Why ‘Networking’ Should really be called ‘Relationship Building’

By Emily Pease

I recently attended a networking seminar organized by my friends at our mutual alma mater, the School of Diplomacy and International Relations at Seton Hall University.

As the President of our alumni association and one of the core organizers on the Leadarise NYC team, I like to think that I am a seasoned networker. I’d even go so far as to say I’m above average – I no longer have a fear of starting conversations with total strangers and I enjoy the opportunity to meet new people. So my attendance at this networking seminar was more to provide moral support for my friends, rather than to expect takeaways.

I quickly realized that I am a networking novice and have been taking the wrong approach to networking. It’s not just about meeting new people, sharing business cards and hoping one of those business cards will lead to a new opportunity. Instead, networking should really be called “relationship building,” or getting to know someone on a personal level and finding shared interests.

Networking at Leadarise events focuses on building genuine relationships, not just exchanging business cards
Networking at Leadarise events focuses on building genuine relationships, not just exchanging business cards

This is an important message that extends far beyond networking for a job and applies to managing all kinds of professional relationships with managers, co-workers, clients, prospective clients, mentors, etc.

Here are the 5 key takeaways I learned at this event:

  1. Networking is still an important conduit to landing a job. As reported by LinkedIn, 68% of jobs are landed via personal connections and referrals. Anecdotally, I have heard repeatedly from my colleagues that this is how they landed their current positions. Standing out from the crowd in a sea of resumes is incredibly difficult, but having someone put in a good word for you, or at the very least help pull your resume out of the pile for a closer look is invaluable. Even after you’ve landed the position, most on-the-job training is done through connections. Developing important relationships within your organization will help make sure your name comes up when there are new professional development opportunities.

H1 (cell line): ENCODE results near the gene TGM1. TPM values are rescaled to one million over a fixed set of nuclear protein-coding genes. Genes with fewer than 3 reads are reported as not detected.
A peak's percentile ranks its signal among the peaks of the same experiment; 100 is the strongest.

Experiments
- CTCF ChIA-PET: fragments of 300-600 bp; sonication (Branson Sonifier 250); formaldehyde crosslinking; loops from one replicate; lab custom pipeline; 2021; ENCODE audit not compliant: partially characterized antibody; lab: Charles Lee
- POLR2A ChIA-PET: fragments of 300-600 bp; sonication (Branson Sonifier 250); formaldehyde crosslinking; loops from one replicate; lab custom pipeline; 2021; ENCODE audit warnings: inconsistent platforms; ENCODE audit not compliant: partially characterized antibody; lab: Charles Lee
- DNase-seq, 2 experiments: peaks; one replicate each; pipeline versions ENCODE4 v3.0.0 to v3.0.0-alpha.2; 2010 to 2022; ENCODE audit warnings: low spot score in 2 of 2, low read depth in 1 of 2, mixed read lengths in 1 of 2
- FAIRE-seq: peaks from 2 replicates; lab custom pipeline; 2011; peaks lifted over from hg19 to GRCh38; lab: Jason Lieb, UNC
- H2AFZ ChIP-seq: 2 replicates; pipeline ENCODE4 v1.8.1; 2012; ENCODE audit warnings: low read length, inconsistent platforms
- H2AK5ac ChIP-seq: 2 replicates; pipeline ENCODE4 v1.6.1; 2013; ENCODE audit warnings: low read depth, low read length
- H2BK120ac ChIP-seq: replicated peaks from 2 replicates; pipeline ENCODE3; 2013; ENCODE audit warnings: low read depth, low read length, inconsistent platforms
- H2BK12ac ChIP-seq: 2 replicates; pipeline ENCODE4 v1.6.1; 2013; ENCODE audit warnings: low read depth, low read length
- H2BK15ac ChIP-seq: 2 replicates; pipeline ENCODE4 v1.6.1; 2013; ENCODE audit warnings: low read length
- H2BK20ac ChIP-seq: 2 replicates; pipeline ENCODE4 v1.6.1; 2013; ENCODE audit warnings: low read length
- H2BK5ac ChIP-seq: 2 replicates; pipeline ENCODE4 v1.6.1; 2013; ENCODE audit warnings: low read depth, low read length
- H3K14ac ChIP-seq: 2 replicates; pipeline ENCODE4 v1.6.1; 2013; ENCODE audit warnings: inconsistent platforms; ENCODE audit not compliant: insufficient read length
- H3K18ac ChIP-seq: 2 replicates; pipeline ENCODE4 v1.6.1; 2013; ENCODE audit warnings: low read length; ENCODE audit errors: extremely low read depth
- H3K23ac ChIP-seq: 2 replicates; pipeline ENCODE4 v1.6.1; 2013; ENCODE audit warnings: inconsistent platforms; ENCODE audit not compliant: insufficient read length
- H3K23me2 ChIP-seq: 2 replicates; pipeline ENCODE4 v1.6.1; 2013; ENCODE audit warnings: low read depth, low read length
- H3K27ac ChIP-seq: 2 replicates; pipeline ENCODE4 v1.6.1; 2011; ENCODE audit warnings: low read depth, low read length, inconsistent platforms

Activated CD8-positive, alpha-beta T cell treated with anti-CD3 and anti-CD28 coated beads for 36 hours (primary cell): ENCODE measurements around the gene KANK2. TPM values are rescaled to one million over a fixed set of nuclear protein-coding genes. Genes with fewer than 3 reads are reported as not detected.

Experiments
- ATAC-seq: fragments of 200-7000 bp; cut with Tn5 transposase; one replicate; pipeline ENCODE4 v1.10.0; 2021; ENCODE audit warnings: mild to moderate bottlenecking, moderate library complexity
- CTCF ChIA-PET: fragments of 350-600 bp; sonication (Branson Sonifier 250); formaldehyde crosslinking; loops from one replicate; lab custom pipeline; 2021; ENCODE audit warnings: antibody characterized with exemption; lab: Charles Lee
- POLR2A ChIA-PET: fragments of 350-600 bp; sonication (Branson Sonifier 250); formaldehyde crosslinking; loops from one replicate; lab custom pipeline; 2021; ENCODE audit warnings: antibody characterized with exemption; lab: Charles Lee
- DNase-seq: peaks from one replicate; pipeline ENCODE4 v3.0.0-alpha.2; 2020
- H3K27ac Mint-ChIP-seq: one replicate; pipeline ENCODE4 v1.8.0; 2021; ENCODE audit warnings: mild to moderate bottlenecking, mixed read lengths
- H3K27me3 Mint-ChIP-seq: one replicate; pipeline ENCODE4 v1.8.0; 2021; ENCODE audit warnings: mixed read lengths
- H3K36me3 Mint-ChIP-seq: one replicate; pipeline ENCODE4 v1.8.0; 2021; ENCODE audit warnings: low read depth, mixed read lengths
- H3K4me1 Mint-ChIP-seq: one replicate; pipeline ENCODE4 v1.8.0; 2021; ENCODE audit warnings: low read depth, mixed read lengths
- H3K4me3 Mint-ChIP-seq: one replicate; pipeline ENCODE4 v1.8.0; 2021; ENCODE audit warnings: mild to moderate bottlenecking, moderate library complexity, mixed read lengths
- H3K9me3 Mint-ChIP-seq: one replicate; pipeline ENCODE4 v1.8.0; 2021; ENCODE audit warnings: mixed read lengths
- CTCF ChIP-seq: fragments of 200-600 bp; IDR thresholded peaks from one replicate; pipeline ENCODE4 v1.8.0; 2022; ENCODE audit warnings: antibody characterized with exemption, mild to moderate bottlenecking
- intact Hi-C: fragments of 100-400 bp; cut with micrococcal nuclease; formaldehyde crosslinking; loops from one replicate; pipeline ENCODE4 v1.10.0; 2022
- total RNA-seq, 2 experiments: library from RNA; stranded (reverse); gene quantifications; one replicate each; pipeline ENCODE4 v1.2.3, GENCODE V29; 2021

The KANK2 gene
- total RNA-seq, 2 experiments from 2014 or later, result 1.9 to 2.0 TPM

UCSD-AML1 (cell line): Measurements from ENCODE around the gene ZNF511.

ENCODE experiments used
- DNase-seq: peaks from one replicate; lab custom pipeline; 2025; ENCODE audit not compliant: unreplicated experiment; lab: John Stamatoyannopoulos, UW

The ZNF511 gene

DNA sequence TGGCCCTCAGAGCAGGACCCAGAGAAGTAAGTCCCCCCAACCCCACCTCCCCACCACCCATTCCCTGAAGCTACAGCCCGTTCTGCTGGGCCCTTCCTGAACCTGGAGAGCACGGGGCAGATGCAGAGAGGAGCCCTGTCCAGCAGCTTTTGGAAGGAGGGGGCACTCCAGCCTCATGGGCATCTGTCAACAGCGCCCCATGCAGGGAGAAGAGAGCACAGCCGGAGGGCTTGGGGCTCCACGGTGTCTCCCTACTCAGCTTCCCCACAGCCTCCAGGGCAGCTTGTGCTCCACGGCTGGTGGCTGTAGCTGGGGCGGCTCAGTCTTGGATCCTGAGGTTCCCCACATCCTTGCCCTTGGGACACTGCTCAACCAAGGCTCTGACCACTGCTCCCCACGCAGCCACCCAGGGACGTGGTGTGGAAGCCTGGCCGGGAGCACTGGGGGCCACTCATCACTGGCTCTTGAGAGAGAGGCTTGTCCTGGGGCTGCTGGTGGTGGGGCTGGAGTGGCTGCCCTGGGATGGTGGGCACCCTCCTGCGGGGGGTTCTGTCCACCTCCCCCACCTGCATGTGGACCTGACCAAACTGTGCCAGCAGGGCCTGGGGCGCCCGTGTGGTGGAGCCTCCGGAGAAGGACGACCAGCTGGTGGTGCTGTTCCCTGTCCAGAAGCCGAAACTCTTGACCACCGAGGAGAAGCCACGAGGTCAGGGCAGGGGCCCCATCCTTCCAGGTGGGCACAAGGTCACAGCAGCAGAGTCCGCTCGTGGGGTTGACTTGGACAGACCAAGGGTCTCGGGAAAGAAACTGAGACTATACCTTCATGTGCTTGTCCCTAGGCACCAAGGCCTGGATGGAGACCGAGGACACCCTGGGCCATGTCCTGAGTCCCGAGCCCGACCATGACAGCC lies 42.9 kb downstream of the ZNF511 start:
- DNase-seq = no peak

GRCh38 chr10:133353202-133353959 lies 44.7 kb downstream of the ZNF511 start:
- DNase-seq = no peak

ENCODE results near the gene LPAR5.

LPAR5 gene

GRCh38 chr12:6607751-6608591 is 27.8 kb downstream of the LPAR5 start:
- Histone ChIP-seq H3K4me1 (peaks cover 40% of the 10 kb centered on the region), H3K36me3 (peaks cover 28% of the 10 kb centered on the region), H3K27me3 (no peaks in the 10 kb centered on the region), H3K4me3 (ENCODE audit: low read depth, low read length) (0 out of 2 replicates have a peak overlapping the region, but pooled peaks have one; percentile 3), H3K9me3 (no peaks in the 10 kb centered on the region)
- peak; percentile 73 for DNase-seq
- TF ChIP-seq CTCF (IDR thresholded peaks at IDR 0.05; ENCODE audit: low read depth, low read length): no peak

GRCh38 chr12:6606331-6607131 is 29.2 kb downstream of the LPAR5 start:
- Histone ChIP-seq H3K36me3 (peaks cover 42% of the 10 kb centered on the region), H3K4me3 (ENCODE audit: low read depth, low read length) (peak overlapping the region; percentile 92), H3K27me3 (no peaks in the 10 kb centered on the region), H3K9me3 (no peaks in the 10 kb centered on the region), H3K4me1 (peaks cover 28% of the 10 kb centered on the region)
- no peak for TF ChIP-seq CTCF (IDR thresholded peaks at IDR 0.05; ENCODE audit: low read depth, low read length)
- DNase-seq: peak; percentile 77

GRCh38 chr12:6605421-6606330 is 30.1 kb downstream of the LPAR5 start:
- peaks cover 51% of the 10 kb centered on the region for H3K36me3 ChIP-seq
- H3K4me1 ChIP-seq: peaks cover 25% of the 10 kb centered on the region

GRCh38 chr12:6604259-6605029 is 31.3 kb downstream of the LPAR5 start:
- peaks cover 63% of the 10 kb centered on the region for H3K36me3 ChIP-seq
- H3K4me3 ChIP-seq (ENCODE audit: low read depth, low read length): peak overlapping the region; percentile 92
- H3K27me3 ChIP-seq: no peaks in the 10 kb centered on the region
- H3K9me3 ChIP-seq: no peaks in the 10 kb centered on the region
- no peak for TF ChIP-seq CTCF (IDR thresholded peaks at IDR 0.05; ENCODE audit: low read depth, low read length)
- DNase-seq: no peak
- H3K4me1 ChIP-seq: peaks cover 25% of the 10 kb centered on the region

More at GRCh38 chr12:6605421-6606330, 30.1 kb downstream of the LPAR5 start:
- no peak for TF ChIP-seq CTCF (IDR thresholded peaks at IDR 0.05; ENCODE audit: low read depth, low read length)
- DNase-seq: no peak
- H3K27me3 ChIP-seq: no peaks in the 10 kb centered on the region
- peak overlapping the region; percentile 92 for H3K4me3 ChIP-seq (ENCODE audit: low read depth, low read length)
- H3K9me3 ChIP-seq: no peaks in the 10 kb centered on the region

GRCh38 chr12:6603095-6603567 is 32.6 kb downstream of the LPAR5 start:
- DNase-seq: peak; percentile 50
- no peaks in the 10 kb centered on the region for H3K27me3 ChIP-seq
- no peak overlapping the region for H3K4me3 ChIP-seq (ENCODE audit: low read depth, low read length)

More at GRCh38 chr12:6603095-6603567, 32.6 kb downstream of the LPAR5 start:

2. Networking is relationship based, not transaction based. Coming home with a huge stack of business cards after a networking event doesn’t do much to building a network of value. The real value comes when you have developed a deeper relationship and built trust. This means that your interactions should be genuine and warm.
  3. Apply the relationship-based approach (5 key tips to remember):
    • 1) Focus on the PERSON, not on the POSITION: Your interest should be in the individual and how your interests align, not what they can do for you.
    • 2. LISTEN: Truly pay attention and have a genuine interest in what you can learn from them.
    • 3. HELP: Always be aware of how you can provide a value-add for the other person.
    • 4. CARE for the relationship: A ‘transaction’ is a often a one time exchange, a relationship is built by creating continued valuable connections.
    • 5. CONNECT: Always think about how you can connect the members of your network with one another. This helps build trust and credibility.
  4. Networking Takeaways. A few things to keep in mind during a networking event or a meeting:
    • 1. Ask for any suggestions or advice they may have to share with someone in your position.
    • 2. Try to come away from the meeting with three new contacts they would be willing to put you in touch with.
    • 3. Always think of ways you can help them.
    • 4. Stay. In. Touch.
  5. Pay it forward Many of us can point to a friend, colleague, reference, or mentor who put in a good word for us professionally and helped us advance our career in one way or another. Knowing how important this piece is to professional growth and development, don’t you think you should give back? As the wise Kevin Spacey once said, “If you’re lucky enough to do well, it’s your responsibility to send the elevator back down.”


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